In January 1903, Rep. John T. Crisp of Independence proposed a “Jim Crow” law for Missouri, requiring Black and white passengers to ride in separate railway coaches. “Col. Crisp’s bill is taken seriously by his fellow members at Jefferson City. It is necessary to say this for the reason that Col. Crisp’s colleagues do not always take him seriously,” the St. Louis Post-Dispatch reported.
The “portly orator” did, in fact, introduce such a bill, but he was beat to the punch by Rep. Lon B. Williams of Scott County, a fellow Democrat who hoped to ride Jim Crow racism straight to the lieutenant governor’s seat. The two bills were combined into one, but after considerable debate and lobbying, the legislation was soundly defeated, 55-70, with all of the House Republicans and a few Democratic leaders opposing the measure.
Vocal opposition from Black Missourians was key — they held meetings and rallies, and showed up in force in the Capitol to lobby lawmakers.
(In the House gallery, Blacks and whites were required to sit in separate sections.) Another reason for the legislation’s defeat: the world’s fair planned for St. Louis in 1904. One Republican opponent pointed out that if the bill passed, fair visitors, including foreign dignitaries, would have to switch to segregated coaches when they crossed into Missouri. Black leaders also vowed to call on President Theodore Roosevelt and Congress to withdraw the federal appropriation to the fair if the Jim Crow bill passed.
(Among other opponents was J.W. McClure, described as a Sedalia businessman*, who wrote lawmakers: “In my judgment the members of the Missouri Legislature would be more humanly engaged were they trying to do something that might in some measure expatiate the damnable crime of slavery for which they and their ancestors were guilty as hell.”)
A month after the bill was rejected, 65-year-old Crisp died in bed, a victim of “fatty degeneration of the heart.” Even in death, the colorful ex-Confederate windbag, briefly a one-time owner of the old St. Louis Times (in the 1870s), was not taken very seriously. A lengthy obituary published by the Post-Dispatch included this assessment by John F. Philips, a Kansas City judge: “Crisp had a narrow escape from being a great man. A more fertile imagination, quicker conception of the ludicrous, startling, if not apt illustrations, or a more inventive faculty for things that had no existence in reality, I never knew. He was half lawyer, half theologian, half preacher, half farmer, half legislator and an allround politician. He studied nothing, but knew something about everything.”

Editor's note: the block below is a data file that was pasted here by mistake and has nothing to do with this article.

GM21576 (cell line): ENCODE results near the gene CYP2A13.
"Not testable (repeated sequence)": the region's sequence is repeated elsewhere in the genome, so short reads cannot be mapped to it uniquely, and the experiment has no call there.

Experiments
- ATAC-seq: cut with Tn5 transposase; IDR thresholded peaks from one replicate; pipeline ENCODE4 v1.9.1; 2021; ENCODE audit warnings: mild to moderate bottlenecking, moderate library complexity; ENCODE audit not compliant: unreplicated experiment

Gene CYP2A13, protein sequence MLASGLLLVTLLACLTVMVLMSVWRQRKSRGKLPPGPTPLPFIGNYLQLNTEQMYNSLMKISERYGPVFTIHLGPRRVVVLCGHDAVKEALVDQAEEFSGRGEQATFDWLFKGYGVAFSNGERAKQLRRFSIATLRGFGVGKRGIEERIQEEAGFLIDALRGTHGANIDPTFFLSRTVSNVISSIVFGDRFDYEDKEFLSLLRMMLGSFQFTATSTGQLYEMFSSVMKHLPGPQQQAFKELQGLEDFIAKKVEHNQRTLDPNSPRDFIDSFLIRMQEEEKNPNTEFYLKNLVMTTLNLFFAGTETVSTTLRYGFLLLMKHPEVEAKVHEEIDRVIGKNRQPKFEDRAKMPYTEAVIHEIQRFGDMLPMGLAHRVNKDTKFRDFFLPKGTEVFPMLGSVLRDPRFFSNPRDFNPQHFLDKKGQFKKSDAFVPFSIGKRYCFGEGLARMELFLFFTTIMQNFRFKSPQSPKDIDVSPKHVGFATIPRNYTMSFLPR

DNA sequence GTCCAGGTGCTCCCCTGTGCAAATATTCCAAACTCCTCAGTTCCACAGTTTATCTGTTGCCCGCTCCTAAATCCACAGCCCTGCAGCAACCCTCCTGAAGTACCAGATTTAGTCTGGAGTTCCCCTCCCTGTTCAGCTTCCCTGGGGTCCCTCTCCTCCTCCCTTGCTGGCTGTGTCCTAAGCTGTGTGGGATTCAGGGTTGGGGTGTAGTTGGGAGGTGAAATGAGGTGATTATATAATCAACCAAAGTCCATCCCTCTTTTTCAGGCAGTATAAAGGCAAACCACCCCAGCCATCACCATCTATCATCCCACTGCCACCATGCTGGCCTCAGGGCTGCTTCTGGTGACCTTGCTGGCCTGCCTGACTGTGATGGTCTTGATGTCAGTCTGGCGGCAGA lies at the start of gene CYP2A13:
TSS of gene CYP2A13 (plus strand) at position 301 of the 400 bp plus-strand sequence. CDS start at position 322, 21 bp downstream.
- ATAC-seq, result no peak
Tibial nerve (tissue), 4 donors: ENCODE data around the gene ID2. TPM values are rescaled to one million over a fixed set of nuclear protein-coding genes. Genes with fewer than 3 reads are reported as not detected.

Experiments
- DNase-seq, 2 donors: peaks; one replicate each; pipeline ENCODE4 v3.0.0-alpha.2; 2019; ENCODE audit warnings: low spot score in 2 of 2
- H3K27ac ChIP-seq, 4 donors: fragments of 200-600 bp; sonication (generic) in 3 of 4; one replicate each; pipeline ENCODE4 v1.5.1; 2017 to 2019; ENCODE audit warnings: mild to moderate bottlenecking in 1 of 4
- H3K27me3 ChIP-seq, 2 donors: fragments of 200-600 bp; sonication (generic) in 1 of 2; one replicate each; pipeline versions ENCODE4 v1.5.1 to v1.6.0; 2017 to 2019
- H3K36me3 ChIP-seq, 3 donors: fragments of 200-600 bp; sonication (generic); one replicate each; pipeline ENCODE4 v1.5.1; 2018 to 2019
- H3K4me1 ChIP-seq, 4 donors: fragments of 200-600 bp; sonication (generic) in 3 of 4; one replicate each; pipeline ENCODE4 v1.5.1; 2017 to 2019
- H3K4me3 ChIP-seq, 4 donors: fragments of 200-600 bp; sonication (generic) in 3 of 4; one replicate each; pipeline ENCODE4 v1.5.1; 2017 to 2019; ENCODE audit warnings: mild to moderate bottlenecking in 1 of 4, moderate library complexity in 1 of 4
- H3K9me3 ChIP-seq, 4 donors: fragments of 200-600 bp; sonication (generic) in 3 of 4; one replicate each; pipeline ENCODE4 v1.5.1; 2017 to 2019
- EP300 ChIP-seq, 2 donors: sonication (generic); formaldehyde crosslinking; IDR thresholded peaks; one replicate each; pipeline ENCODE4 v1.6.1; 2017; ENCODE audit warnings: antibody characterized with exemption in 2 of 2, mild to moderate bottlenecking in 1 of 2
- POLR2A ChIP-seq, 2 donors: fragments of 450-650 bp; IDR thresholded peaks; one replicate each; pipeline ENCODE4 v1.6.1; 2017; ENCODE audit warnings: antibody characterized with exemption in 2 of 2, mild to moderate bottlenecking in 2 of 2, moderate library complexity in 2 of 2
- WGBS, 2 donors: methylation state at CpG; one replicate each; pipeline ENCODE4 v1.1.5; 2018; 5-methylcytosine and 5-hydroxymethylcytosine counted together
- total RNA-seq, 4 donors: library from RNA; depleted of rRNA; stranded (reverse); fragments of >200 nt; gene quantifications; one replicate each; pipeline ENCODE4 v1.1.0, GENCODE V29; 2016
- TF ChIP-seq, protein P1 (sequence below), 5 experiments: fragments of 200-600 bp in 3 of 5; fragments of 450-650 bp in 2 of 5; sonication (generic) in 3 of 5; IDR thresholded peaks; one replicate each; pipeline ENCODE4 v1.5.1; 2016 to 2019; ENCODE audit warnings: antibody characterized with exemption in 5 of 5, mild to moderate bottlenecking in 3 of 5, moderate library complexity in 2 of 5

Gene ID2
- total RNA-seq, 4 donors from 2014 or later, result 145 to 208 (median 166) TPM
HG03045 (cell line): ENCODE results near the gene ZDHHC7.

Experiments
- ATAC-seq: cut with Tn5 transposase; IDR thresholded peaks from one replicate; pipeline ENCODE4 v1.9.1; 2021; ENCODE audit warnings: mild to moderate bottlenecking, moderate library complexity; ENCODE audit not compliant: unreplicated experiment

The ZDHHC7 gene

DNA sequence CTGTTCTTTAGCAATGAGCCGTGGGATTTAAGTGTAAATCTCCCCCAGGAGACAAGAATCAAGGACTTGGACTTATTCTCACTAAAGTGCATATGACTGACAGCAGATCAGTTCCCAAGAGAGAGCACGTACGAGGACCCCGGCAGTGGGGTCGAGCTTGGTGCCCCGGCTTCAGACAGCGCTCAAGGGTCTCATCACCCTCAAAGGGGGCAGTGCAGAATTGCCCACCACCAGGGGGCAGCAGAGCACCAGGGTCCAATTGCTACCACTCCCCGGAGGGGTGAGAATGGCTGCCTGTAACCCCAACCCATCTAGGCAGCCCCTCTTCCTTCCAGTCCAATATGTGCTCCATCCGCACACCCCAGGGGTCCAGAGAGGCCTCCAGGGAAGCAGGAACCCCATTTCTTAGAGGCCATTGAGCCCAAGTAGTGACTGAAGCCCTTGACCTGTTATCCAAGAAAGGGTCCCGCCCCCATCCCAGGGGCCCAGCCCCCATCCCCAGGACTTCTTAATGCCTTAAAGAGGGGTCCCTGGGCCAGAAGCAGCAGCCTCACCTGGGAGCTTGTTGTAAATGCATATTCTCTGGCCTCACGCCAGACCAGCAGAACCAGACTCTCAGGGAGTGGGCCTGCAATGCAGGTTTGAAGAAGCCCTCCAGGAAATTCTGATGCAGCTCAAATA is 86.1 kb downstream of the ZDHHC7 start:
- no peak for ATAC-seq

In December 1903, Williams, who was only 34, died unexpectedly. Unlike Crisp, whose antics some found entertaining, Williams went to his grave largely unmourned and unloved, remembered chiefly for declaring on the floor of Missouri House: “God Almighty made a white man better than a n——.” The Black-owned St. Louis Palladium wrote about Williams: “He is dead now — called by the Maker of All — black, white, red and yellow — to give an account. May the All Merciful Father show more mercy than Williams was willing to give his brother in black.”
While Missouri didn’t adopt the railway legislation, like other states of the old Confederacy or with strong secessionist sympathies, it did enact many Jim Crow laws, including requiring segregated schools and criminalizing interracial marriages.
* Unclear at the time this was written whether this was J.W. McClure, the prominent cattle dealer, or Dr. J.W. McClure, the politically active physician. (Originally published July 21, 2021)